In contemplating it, claims can be made about the idea which attempt to express some truth about it in human speech.
Like all ideas, it is possible to view it under a great number of different aspects; like all great ideas, it is impossible for a human mind, which learns not instantaneously but discursively and step by step, to grasp it in its fullness at once—or even in a single lifetime.
 In turn the multiplication of these propositions or statements fills the mind, giving it a thicker apprehension of the idea.
Without this kind of logical, analytic, or propositional contemplation of an idea, it may be possessed and even influential, but it will not be clearly understood.
These aspects then expose the recipients to that idea, though only in a limited sense, after which the recipients develop it by continually contemplating it.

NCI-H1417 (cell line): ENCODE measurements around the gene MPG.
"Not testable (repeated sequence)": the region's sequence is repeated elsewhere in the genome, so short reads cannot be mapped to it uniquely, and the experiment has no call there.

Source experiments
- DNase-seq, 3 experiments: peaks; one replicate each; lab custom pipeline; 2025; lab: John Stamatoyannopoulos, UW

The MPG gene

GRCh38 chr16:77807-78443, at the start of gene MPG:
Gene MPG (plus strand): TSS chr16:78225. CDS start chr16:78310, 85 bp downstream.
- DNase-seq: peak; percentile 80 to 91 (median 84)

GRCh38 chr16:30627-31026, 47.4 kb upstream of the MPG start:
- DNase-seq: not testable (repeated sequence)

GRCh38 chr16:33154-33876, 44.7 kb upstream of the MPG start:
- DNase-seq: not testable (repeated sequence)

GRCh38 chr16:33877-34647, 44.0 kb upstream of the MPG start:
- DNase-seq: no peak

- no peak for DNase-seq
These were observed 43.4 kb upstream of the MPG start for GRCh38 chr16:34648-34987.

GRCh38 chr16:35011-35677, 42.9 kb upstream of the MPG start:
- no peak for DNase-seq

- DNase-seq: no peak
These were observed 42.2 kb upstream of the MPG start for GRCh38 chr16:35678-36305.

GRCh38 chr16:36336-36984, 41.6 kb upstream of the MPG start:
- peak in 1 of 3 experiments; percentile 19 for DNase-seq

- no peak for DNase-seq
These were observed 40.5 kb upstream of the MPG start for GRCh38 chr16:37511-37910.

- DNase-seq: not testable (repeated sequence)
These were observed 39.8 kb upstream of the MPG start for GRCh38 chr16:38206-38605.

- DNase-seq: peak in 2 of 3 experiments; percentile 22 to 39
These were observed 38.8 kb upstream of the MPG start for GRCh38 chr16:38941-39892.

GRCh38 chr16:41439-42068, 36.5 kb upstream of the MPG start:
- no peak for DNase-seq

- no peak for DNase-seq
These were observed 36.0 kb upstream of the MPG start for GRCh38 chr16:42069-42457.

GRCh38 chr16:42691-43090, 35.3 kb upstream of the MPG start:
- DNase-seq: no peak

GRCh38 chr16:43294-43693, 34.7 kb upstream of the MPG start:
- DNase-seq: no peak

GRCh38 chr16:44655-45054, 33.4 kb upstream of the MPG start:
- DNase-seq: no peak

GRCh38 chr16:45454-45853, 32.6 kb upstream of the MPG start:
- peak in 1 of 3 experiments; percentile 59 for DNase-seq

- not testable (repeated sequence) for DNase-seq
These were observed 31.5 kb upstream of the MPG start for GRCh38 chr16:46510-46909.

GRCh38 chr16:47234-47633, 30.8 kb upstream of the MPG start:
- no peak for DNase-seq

The richer the idea, the greater the possibility for further contemplation.Critics of doctrinal development contend that the Roman Catholic Church’s modern dogmatic pronouncements (on questions such as the Immaculate Conception or papal infallibility) are genuine doctrinal novelties. Moreover, the objection continues, because such doctrines are proposed as divine but are contained neither expressly nor substantially in the revelation of Scripture, they can only be defended on the basis of a claim to new revelation.We summarize Cardinal Newman's "An Essay on the Development of Christian Doctrine." The word count of this summary is: 4,385 words (7 total pages)PDF download of the contents of this lesson is available in English only.* An earlier version of this essay was presented at a seminar on “The Thought of John Henry Newman” hosted by the Lumen Christi Institute at Oxford University in July 2018. It is, rather, weak and dead ideas which fail to develop because they never take hold of our minds.In the case of Christianity, its idea or ideas are primarily a matter of revelation, which means that they are communicated by God to human beings at discrete historical moments and conveyed through the words and writings of their recipients. In other words, because an idea may be contemplated under many different aspects, from many different angles, and in relation to many other ideas, it is possible for it to be continually growing or filling itself out in the mind; more accurately, this process of contemplation under different aspects is precisely what is meant by speaking of its growth.Because human minds recognize and apprehend the aspects of an idea by means of language, each aspect can be captured in the form of a proposition.I am thankful for the feedback from Ian Ker, the seminar leader, as well as from the other participants.Newman’s theory of doctrinal development, classically articulated in his 1845 Essay on the Development of Christian Doctrine, initially met with skepticism among the reigning Thomists in Rome, who considered it sufficient to affirm that all Catholic doctrine had been explicitly believed by the Apostles and logically explicated by subsequent doctors.